Hoosick Township Historical Society

Newsletter - December 2003

Editor: Phil Leonard
Museum Curator: Charles Filkins
Louis Miller Museum (518) 686-4682


Forces favoring Prohibition Making Most Strenuous Effort to Put Hoosick in "Dry" Column. The "Wets" Also are Working.

November, 1917 found the community asking the voters of the Town of Hoosick to determine if alcohol should be sold in the township. The State Prohibition headquarters under the direction of S. E. Dealing was campaigning for the prohibition and the liquor dealers were fighting hard to continue selling. From the newspaper article we quote, "Meetings have been arranged for nearly all the churches of the town. The topic for all the addresses is "The Dead Body of a Drunkard" and many of the addresses have been illustrated with stereopticon slides. On Monday evening a meeting was held at the Potter Hill Methodist church, and last evening a gathering was held at the Eagle Bridge opera house. Tonight a meeting will be held at the Buskirk Methodist church, and tomorrow evening there will be a meeting and address at St. John's parish hall, Walloomsac. On Saturday evening, there will be a meeting at the Hoosac school gymnasium. On Sunday J. H. Woertendyke of Los Angeles, California, will take up the work, delivering three addresses. He will speak at the Baptist church in Hoosick at 10:30 o'clock that morning, and at 2 o'clock in the afternoon will address a meetng at the Baptist church in West Hoosick. That evening he will address a union meeting of the churches of this village at the Methodist church. On Monday evening he will wind up the campaign with an address at a public meeting to be held at the New Theatre......... While the "drys" have been advancing their ideals in a most thorough way, the "wets" have not been idle. They have gathered data to be brought before the voters as to the effects of no-license in other towns and are basing their fight on the amount of revenue derived from the liquor business. No public meetings have been held or are anticipated. License or no-license is to be fought out at the polls in the Town of Hoosick on Tuesday on a scale never before attempted here." What was the outcome?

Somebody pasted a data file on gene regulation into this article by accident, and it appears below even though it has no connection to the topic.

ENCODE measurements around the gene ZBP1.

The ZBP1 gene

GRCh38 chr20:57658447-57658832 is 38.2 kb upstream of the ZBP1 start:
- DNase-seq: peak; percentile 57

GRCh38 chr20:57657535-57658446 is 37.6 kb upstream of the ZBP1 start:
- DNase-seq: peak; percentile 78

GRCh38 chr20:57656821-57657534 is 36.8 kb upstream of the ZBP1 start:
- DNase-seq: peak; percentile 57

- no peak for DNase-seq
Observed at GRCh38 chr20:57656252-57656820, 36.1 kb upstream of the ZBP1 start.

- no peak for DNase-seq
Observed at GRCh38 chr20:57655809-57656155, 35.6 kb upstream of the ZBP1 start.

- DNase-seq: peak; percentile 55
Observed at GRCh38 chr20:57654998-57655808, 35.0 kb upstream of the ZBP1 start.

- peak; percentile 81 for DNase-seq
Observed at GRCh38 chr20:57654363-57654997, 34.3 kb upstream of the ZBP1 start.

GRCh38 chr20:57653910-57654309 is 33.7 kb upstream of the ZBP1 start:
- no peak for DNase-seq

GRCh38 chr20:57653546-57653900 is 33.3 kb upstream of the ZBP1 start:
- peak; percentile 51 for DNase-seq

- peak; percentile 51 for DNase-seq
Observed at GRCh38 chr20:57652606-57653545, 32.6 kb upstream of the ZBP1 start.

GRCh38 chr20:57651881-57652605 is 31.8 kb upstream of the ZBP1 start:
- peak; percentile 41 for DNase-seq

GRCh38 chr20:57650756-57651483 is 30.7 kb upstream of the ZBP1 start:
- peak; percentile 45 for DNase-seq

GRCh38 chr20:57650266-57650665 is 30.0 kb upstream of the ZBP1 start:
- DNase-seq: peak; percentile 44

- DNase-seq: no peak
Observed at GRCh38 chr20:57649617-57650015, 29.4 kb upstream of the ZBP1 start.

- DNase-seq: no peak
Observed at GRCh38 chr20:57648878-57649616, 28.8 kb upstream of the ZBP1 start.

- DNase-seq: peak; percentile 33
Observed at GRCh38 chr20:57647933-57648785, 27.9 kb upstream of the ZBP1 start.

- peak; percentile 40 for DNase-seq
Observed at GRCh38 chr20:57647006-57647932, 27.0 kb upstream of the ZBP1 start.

This article announces the end of the trolley system in Hoosick Falls. For 33 years it served the people and before the popularity of the auto it was an important method of transportation. The line started in 1894 and connected the Fitchburg Railroad station with Walloomsac. In 1898 the line was extended to North Bennington and Bennington. An old directory describes the line:"The Bennington and Hoosick Valley Railway Company now operates seventeen miles of electric road commencing at the Fitchburg Railroad station in Hoosick Falls, N. Y. and extending to Bennington in the state of Vermont. The part of the line from Hoosick Falls to Walloomsac has been in operation for four years, the line from North Bennington to Bennington opened for traffic in February 1898...." From the depot, the line ran through Elm, Third and River Street; southerly on Church Street to Main Street; on Main, Classic and Abbott Streets and Parsons Avenue to High Street and along the present Route 22 to North Hoosick. The fare was 5 cents to North Hoosick and another nickel to Walloomsac. Men used the trolley to go to work at the paper mills. The track went past the original Battlefield park which was at the other side of the caretakers bridge in Walloomsac. A power house to furnish the electricity was located beside the battlefield park. Mr C. B. Story was manager. He built the house where the museum is now located. A book about the trolley is sold at the museum.

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